Protesters waved Chinese flags and shouted slogans outside Carrefour stores in Beijing and other cities yesterday, venting anger over the disruption of the Olympic torch relay. No violence was reported and police dispersed the gatherings.
The French retailer has borne much of the nationalistic backlash after a pro-Tibet protester in Paris tried to grab the Olympic torch from a Chinese athlete in a wheelchair. Chinese Web sites have accused Carrefour of supporting the exiled Tibetan leader the Dalai Lama, but the company denied that.
In Beijing, a handful of protesters at a Carrefour in the Haidian university district were outnumbered by dozens of police who guarded the store, which was packed with shoppers. Police detained seven men and two women. One of the men carried a sign saying “Protest Carrefour, Protest CNN” as about 200 spectators cheered. US-based CNN has been a focus of complaints that foreign news coverage of China’s crackdown on Tibet is biased.
“We want to let all foreigners know that China is very angry today. We have to let Chinese people in China know that we are united,” a protester said as he was led to a police van.
Protesters also carried banners and chanted slogans at Carrefour stores in Changsha in central China, Fuzhou in the southeast, Chongqing in the southwest and Shenyang in the northeast, the government’s Xinhua news agency reported. It said hundreds of people demonstrated in Changsha and 400 were on hand in Fuzhou, but it gave no other details.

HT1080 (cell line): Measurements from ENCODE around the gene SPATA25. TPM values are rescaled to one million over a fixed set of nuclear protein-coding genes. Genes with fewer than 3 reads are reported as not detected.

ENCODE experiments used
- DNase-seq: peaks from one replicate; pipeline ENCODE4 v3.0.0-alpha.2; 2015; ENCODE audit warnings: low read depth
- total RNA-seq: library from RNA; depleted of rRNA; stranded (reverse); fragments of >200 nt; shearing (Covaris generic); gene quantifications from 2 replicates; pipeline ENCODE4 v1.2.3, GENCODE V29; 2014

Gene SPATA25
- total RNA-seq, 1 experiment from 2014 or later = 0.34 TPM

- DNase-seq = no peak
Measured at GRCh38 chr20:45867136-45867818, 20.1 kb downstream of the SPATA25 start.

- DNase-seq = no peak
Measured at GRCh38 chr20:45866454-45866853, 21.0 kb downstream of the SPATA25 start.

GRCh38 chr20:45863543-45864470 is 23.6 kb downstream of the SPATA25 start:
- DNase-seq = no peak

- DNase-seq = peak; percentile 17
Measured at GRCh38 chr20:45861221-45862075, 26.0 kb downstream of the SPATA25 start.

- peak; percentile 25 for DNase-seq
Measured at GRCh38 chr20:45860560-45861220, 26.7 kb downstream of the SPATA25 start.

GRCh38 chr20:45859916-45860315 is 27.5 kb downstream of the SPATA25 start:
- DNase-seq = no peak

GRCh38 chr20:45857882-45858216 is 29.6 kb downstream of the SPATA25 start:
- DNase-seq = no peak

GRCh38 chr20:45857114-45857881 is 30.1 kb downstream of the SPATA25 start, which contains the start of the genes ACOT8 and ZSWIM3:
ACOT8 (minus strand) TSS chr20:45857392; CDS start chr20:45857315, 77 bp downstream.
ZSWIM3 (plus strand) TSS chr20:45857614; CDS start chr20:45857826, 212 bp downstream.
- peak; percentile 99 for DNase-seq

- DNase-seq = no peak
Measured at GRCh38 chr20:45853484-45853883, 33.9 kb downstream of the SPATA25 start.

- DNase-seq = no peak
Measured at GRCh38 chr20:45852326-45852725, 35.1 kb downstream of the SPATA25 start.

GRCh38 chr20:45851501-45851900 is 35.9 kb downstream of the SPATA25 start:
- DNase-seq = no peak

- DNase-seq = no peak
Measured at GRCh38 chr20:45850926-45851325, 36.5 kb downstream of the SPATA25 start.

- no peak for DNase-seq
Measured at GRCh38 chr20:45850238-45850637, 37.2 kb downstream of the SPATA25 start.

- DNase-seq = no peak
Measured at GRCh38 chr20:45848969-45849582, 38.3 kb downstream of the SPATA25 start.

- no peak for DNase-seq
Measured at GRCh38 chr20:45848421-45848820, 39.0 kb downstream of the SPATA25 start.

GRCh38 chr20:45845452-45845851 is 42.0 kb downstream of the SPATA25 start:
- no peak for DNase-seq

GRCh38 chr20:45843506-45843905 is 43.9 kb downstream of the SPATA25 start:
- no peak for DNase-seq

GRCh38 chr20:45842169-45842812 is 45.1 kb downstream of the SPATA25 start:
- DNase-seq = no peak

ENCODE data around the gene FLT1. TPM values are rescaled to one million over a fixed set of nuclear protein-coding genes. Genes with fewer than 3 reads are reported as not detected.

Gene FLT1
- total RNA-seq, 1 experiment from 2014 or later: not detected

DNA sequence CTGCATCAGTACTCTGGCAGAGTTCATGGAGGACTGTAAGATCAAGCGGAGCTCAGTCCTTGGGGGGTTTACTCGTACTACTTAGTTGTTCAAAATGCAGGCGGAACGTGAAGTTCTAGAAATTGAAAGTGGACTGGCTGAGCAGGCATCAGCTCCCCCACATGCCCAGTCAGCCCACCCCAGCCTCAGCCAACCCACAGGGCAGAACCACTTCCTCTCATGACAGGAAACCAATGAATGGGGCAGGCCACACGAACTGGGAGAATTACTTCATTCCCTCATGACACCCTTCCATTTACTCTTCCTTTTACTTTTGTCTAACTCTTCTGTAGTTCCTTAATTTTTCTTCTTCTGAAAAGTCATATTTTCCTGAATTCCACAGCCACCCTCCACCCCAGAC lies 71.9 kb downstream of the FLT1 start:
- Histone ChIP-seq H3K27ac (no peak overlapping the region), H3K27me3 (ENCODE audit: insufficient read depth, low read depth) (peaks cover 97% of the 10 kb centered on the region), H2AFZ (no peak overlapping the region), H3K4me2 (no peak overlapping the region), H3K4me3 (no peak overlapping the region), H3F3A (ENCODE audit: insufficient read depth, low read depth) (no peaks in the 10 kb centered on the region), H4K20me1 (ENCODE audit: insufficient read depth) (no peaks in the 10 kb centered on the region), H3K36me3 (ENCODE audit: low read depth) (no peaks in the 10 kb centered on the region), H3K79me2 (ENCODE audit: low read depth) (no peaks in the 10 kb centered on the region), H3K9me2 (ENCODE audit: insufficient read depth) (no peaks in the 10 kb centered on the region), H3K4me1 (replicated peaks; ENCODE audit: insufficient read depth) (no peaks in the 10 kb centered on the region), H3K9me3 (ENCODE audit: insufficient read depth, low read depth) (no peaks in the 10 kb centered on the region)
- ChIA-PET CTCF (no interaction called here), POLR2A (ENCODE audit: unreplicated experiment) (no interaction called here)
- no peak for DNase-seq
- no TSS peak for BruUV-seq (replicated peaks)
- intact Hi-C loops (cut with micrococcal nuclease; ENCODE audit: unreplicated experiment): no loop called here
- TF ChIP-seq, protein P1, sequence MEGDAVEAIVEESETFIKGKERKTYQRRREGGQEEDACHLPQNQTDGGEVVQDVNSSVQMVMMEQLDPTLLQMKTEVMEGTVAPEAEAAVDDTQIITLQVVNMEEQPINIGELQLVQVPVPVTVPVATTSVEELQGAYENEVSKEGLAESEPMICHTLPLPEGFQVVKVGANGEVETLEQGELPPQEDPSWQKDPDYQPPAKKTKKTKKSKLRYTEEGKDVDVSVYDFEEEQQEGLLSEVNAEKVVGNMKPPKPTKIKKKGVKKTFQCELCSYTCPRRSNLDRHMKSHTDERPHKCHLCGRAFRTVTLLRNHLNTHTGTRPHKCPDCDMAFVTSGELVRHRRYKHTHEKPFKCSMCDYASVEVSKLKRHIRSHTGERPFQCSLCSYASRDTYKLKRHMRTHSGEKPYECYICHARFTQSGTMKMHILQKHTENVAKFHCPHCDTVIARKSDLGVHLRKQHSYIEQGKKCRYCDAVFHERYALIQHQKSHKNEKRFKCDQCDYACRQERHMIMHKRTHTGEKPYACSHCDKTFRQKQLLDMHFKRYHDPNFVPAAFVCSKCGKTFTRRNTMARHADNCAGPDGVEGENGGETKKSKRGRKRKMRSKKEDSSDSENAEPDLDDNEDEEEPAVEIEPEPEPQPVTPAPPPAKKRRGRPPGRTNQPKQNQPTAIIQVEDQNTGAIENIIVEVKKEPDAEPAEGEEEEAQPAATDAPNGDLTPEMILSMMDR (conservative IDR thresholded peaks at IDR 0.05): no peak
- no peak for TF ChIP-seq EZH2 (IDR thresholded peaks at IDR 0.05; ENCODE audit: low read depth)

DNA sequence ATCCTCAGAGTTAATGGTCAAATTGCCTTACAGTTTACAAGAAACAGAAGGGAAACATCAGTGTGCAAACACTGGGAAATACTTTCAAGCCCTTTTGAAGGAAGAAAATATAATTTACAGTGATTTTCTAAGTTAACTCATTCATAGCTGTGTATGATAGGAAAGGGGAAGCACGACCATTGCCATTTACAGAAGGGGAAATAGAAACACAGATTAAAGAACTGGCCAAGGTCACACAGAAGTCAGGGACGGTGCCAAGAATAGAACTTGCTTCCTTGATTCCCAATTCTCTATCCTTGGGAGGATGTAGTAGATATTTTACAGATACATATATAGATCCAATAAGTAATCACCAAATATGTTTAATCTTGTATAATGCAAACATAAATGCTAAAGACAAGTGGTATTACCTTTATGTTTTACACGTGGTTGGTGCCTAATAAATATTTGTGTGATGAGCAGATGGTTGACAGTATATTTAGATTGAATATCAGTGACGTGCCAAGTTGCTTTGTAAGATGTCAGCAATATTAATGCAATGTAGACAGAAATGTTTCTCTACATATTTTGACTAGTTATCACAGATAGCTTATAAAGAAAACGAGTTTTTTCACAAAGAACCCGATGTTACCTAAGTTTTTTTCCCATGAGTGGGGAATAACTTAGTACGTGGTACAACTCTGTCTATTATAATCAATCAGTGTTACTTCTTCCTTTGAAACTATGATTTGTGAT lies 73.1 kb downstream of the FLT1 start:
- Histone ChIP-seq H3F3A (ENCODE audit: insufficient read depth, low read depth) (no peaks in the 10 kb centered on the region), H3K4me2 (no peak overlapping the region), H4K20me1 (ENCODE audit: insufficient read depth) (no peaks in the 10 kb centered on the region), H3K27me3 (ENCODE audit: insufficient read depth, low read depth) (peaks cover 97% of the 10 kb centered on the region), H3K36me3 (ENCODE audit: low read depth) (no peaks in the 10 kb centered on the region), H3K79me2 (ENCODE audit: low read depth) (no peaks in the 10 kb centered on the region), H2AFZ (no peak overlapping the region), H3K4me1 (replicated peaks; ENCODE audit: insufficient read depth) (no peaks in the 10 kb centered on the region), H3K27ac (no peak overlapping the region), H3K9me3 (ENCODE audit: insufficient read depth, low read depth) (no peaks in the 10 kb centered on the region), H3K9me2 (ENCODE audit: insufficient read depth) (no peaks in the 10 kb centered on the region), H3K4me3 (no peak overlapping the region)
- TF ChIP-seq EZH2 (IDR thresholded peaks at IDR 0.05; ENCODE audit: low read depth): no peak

The protests occurred despite Beijing’s efforts to discourage them and to calm anti-French sentiment.
Calls for boycotts of foreign companies have been deleted from Web sites.
A top figure in the ruling Communist Party, Jia Qinglin (賈慶林), on Wednesday called for Chinese to channel their “patriotic passion” into holding a successful Beijing Olympics in August.
Carrefour outlets in a dozen cities were the target of earlier protests, with scuffles erupting between Chinese and foreigners.
Paris-based Carrefour is China’s biggest retailer, with 112 outlets in areas throughout the country.
Phone calls to Carrefour officials yesterday were not answered.
At a Carrefour on Beijing’s east side yesterday, there was no sign of protests and the store was packed with shoppers.
One woman said she came to see whether there would be protests and stayed to shop.
“I heard about it, but didn’t think it would happen,” said the woman, who would give only her surname, Liu. “And since I was here, I figured I would pick up some things.”
Meanwhile, US actress and activist Mia Farrow yesterday touched down in Hong Kong, promising not to disturb the Olympic torch relay as she campaigns over Darfur and China’s links to the Sudan government.
Amid fears over freedom of speech ahead of today’s leg of the relay — which has been dogged by protests on its worldwide journey — Farrow said she had been questioned briefly by officials on her arrival.
“They were very polite and very nice,” she told reporters at Hong Kong airport. “They wanted some assurance that we are not here to disrupt the torch relay, which of course we are not.”
Today’s relay is expected to offer a last chance for pro-Tibet protesters and critics of China’s rights record to target the torch before it passes from the relatively open former British colony to the more restrictive mainland.